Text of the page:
National Anti-Doping Agency (NADA) has found that 12 athletes, including five gold medalists, failed dope tests during the inaugural edition of Khelo India School Games held between January 31 and February 18 in New Delhi.
Even as the sports ministry has kept mum about the failed tests, the NADA sent notices to the athletes in question through their respective national sports federations in two batches earlier this month, according to The Indian Express.
Three of the five gold medalists, who had failed the drug tests during the much-publicized multi-sport event, were wrestlers. A gymnast and a volleyball player were the other two. The 12 athletes belonged to six different sports.
Most athletes escape immediate provisional suspension
Among the 12 athletes, only a boxer was handed immediate provisional suspension as he tested positive for performance-enhancing drug stanozolol.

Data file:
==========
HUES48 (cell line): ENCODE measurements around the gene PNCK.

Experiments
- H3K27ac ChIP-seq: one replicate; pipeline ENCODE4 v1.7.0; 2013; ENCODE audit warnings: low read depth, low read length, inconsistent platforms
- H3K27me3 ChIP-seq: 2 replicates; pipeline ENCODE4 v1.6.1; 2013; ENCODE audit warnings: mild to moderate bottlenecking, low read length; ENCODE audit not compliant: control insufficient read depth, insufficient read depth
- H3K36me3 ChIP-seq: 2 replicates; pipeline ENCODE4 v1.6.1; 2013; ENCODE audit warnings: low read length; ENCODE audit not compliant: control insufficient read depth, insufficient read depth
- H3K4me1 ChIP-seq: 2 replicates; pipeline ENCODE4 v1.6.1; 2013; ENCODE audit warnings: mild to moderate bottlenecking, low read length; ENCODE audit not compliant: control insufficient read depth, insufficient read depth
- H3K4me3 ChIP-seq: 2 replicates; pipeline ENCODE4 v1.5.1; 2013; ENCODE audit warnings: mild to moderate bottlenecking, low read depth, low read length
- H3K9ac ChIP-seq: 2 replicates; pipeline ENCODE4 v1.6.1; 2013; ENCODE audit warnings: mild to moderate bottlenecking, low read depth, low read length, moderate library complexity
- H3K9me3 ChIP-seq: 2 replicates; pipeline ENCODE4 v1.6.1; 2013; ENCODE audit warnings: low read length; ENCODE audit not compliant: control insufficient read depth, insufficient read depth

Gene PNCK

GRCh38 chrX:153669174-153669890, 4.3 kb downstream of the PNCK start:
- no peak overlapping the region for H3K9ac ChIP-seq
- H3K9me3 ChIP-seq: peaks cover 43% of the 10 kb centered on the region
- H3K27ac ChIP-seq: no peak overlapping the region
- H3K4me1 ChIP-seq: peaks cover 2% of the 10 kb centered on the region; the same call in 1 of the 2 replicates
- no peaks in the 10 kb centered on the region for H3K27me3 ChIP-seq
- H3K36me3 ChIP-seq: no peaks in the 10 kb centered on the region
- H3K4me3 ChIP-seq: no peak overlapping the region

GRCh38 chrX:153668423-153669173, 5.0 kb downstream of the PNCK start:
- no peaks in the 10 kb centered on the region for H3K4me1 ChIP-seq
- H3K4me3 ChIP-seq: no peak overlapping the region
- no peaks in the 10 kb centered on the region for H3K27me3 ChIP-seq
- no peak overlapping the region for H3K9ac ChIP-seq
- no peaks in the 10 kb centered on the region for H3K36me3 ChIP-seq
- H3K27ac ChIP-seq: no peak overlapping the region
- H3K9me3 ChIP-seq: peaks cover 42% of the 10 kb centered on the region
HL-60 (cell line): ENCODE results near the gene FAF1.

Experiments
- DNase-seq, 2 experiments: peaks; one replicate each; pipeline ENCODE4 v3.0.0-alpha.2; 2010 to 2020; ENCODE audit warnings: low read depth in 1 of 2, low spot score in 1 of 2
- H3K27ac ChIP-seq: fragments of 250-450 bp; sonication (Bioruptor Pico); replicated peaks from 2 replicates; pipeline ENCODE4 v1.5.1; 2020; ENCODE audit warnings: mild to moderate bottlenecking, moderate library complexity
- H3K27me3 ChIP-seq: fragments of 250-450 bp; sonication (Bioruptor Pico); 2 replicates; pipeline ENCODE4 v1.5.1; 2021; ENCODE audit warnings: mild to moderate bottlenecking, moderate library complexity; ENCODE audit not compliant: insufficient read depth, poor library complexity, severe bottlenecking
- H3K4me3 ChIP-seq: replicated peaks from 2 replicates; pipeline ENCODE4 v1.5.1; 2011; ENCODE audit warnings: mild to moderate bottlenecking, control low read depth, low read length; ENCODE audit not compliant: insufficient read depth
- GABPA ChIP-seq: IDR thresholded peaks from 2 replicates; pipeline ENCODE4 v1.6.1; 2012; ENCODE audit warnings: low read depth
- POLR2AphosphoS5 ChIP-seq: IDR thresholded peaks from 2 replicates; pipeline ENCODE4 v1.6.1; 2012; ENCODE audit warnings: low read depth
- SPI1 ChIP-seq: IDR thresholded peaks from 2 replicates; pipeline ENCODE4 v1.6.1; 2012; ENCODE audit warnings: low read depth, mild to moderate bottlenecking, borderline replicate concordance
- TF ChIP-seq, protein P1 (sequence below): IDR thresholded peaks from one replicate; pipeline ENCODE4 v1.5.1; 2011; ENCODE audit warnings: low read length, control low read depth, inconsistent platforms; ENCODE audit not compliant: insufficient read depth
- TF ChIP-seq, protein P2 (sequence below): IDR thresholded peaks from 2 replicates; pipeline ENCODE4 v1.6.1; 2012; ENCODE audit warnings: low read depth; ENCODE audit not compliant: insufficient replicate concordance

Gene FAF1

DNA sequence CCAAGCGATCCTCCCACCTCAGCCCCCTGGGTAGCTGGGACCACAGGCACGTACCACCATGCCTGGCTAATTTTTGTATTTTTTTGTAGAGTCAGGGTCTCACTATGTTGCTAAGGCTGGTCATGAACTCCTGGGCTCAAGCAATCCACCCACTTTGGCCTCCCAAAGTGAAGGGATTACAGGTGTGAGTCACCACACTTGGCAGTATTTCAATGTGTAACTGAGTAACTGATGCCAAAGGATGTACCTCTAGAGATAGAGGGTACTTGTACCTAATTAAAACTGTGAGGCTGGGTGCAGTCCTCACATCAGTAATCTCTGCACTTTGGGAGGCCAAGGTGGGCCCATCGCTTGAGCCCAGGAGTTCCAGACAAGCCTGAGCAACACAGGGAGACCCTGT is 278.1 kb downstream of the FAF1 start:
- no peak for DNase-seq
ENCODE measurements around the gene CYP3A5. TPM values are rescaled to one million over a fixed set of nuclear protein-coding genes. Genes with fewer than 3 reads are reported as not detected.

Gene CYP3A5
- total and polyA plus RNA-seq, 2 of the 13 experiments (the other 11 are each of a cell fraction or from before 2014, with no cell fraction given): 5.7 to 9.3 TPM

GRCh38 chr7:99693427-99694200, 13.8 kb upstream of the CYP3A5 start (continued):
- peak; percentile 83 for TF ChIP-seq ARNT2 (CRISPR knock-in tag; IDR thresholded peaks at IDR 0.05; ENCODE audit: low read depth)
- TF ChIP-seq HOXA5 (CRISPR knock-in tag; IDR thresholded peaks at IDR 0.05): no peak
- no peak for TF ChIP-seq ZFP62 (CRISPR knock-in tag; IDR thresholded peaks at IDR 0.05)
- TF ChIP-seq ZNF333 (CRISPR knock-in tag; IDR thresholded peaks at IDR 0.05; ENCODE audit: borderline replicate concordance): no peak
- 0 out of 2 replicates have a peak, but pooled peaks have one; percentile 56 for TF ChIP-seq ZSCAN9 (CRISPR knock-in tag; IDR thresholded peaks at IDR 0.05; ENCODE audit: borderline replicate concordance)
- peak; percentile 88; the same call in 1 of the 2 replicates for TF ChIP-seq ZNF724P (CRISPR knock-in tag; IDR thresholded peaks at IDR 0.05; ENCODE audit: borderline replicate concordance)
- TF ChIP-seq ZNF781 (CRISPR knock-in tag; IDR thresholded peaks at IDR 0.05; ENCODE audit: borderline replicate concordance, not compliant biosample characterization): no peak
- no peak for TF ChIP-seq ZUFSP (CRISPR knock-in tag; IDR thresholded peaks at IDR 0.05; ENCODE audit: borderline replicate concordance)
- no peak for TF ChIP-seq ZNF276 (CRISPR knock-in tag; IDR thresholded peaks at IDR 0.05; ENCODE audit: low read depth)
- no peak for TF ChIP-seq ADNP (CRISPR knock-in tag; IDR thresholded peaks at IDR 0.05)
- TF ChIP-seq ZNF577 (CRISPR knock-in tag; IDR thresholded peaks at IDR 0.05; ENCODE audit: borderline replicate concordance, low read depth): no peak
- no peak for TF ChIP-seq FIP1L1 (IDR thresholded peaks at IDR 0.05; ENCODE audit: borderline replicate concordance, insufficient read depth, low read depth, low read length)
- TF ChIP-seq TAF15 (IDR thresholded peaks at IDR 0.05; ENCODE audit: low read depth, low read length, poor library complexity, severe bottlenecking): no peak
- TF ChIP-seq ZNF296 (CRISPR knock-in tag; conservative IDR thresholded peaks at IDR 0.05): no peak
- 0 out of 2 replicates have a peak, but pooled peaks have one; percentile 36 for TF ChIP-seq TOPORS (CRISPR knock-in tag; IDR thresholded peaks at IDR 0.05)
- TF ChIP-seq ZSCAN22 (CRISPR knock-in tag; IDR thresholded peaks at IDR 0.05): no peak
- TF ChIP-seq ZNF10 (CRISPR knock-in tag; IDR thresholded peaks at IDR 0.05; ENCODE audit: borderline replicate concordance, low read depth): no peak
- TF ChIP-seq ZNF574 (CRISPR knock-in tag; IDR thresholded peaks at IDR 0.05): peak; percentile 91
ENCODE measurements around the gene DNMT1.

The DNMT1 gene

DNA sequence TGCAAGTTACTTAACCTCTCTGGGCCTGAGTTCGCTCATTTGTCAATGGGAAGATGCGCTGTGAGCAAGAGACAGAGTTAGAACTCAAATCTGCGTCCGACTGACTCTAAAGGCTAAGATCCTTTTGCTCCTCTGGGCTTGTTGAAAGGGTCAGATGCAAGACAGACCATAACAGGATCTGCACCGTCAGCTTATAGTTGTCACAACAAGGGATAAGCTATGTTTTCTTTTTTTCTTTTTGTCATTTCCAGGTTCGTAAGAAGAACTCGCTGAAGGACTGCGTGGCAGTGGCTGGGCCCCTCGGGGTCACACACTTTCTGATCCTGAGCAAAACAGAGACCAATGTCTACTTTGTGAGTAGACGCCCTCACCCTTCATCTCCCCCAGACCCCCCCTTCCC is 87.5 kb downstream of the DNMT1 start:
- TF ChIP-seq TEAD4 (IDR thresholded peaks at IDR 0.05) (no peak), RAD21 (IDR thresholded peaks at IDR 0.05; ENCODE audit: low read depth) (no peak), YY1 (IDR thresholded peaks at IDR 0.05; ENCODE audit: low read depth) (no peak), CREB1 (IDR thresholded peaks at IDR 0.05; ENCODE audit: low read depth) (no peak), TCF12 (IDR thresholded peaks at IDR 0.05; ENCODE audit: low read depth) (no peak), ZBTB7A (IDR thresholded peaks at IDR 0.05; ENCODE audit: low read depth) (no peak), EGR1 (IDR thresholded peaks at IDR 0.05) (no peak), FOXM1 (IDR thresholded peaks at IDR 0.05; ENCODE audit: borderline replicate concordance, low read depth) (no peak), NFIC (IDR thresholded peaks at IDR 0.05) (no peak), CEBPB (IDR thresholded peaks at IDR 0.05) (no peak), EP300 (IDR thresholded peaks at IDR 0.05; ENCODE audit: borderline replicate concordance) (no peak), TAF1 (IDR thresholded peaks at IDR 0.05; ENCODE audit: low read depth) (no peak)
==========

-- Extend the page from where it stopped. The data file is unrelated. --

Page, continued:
Others escaped immediate suspension as they tested positive for furosemide (used for short-term weight loss) and terbutaline (used for asthma management), which are generally unintentionally consumed by athletes.
"Most of the athletes have tested positive for furosemide and terbutaline. Since these fall under the specified substances category of the World Anti Doping Agency code, they have not been suspended yet," a source was quoted as saying by the newspaper.
The athletes may reportedly face a ban of two to four years if their B-sample also tests positive.
NADA had planned to conduct drug tests at the Khelo India School Games after rising concerns of doping among junior athletes. The national doping body had collected around 500 samples, reports The Times of India.
Haryana topped the medal tally at KISG, which was launched by prime minister Narendra Modi. Notably, the multi-sport event, which was televised, is a rebranded version of National School Games.
India is ranked third in World Anti-Doping Agency (WADA) charts for 2015, released last year. The Asian giants have held the third spot for three successive years. The number of athletes testing positive for banned substance rose from 96 in 2014 to 117 in 2015, which is certainly a worrying sign.